From Best of the Web come these two delicious illustrations of what happens when deeply insecure obtain even limited power. They become jerks, naturally.
Stop Calling Me Shirley!
Some of the ladies on Capitol Hill turn out to be awfully prickly about what you call them, as Politico’s Anne Mullins reports:
Sen. Barbara Boxer (D-Calif.) didn’t like a Brigadier General calling her “ma’am” at an EPW hearing yesterday.
“Do me a favor,” she said, “could say ‘senator’ instead of ‘ma’am?’ It’s just a thing, I worked so hard to get that title, so I’d appreciate it, yes, thank you.”
In the accompanying video, the general meekly complies: “Yes, Senator. Yes, Senator.” Had he failed to do so, we suppose the snappish senatrix could have taken revenge by addressing him as “sir.”
Another Mullins story concerns a lower-ranking but more persistently peevish Hill denizen: Elizabeth “Liz” Becton, a staffer to Rep. Jim McDermott of Washington. A lobbyist, unnamed by Mullins, had written to Becton to request a meeting on behalf of a client:
Days later, the assistant checked back in and unfortunately began the e-mail with “Hi Liz.”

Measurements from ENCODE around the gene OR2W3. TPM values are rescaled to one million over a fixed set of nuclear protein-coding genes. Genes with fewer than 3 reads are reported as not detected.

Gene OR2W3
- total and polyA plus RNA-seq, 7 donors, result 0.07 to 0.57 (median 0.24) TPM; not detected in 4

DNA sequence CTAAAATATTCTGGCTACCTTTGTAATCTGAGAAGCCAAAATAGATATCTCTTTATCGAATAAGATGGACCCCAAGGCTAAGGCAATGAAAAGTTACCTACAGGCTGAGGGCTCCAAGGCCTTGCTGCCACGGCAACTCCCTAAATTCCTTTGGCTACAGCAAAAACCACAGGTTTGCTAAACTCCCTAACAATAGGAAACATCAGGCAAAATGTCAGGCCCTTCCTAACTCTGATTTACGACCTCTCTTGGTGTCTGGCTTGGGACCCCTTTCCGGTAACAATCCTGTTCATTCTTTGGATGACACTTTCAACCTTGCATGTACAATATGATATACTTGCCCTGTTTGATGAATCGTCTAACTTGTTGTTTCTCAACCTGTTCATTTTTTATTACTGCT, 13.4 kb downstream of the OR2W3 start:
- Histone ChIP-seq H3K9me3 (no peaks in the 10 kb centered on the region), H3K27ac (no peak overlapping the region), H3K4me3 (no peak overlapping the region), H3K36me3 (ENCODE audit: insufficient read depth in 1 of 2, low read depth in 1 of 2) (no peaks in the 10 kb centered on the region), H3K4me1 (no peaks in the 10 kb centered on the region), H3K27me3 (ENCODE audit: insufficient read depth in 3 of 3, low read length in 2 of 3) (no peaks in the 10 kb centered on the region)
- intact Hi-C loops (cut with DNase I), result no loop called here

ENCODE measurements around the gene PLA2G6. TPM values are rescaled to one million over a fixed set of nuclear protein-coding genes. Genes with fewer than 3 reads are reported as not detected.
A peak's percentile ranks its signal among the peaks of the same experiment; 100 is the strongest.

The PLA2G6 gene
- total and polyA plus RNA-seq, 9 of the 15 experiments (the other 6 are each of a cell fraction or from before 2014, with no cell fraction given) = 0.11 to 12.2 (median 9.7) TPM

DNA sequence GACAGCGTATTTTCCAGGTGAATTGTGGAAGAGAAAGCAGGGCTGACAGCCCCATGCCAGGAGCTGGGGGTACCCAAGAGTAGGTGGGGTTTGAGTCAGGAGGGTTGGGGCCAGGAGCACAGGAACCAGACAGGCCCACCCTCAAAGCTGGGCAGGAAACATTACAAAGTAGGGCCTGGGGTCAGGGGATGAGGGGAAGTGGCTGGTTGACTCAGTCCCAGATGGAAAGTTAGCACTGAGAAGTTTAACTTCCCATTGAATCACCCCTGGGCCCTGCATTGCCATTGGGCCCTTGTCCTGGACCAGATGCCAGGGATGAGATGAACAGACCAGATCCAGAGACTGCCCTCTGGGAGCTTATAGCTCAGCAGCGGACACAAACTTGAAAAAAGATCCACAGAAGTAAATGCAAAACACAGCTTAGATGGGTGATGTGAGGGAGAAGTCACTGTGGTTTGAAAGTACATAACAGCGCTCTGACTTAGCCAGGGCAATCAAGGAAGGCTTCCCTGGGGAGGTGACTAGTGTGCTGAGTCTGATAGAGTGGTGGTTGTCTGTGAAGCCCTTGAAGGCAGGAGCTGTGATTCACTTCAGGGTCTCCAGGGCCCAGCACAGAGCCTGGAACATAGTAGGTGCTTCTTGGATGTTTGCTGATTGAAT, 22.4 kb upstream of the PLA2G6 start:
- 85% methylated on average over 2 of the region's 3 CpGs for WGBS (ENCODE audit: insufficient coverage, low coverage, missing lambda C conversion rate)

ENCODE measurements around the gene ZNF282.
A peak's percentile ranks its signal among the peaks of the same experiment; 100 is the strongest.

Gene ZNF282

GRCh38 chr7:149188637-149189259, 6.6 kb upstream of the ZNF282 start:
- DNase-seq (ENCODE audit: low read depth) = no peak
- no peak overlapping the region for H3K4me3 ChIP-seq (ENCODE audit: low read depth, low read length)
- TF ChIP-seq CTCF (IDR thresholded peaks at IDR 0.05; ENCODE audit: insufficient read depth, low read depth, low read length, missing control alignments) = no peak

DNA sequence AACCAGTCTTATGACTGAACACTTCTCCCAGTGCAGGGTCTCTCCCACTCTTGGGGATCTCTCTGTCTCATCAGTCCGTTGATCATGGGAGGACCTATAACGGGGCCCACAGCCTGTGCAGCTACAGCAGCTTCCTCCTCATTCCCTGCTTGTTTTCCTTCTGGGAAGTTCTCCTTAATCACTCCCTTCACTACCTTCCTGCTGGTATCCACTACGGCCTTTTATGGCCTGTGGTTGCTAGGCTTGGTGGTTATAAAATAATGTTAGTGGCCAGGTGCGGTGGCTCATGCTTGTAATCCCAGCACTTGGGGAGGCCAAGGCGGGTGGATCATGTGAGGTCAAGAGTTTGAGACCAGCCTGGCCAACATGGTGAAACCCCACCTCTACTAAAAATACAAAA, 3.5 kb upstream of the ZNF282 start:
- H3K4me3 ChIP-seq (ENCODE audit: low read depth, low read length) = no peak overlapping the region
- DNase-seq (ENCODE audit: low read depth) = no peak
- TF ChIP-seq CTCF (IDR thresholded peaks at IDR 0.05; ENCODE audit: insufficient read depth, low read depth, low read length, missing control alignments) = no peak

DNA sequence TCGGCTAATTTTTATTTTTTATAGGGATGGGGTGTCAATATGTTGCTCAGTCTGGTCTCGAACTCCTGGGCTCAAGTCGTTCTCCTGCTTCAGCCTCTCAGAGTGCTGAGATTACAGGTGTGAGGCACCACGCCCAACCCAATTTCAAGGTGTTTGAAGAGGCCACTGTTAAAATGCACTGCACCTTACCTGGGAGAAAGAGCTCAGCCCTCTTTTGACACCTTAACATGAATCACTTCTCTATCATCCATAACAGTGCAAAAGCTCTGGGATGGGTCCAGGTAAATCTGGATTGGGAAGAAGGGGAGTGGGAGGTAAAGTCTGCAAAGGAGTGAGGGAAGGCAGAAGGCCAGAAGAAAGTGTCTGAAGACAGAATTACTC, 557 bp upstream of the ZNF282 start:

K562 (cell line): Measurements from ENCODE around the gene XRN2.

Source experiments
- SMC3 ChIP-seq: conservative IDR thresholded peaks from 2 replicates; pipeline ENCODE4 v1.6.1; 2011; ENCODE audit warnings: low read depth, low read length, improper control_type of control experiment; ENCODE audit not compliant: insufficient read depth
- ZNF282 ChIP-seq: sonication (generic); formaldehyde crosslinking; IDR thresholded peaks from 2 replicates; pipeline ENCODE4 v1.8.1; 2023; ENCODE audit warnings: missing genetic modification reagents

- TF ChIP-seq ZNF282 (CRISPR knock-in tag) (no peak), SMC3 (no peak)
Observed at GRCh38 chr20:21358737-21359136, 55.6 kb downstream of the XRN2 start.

Becton curtly replied, “Who is Liz?”
When the assistant wrote back with an apology, Becton turned up the heat. “I do not go by Liz. Where did you get your information?” she asked.
The back-and-forth went on for 19 e-mails, with the assistant apologizing six times if she had “offended” Becton, while Becton lectured about name-calling.
Becton told the assistant that if someone said using “Liz” was acceptable, then “they are [sic] not your friend,” and “If I wanted you to call me by any other name, I would have offered that to you.” Plus, it’s “rude when people don’t even ask permission and take all sorts of liberties with your name,” she said, adding: “Please do not ever call me by a nickname again.”
But the tirade didn’t end there. Becton continued her riff–responding that the assistant “got played” by someone who was trying to “tick” Becton off. Becton’s final, searing missive stated: “In the future, you should be VERY careful about such things. People like to brag about their connections in D.C. It’s a pastime for some. It’s also dangerous to eavesdrop, as you have just found out. Quit apologizing and never call me anything but Elizabeth again. Also, make sure you correct anyone who attempts to call me by any other name but Elizabeth. Are we clear on this? Like I said, it’s a hot button for me. And please don’t call the office and not leave a message. My colleague told me you called while I was away. . . . I do sometimes leave my desk.”
UPDATE: Not that yopu’d want to or anything, but if you were thinking of writing Liz Becton and congratulating her for her firmly-shut sphincter, here’s how:
Anyway, in the event you want to meet with Jim McDermott, you would e-mail Liz Becton at email@example.com. If you’d just like to drop her a line, you would use: Elizabeth.firstname.lastname@example.org.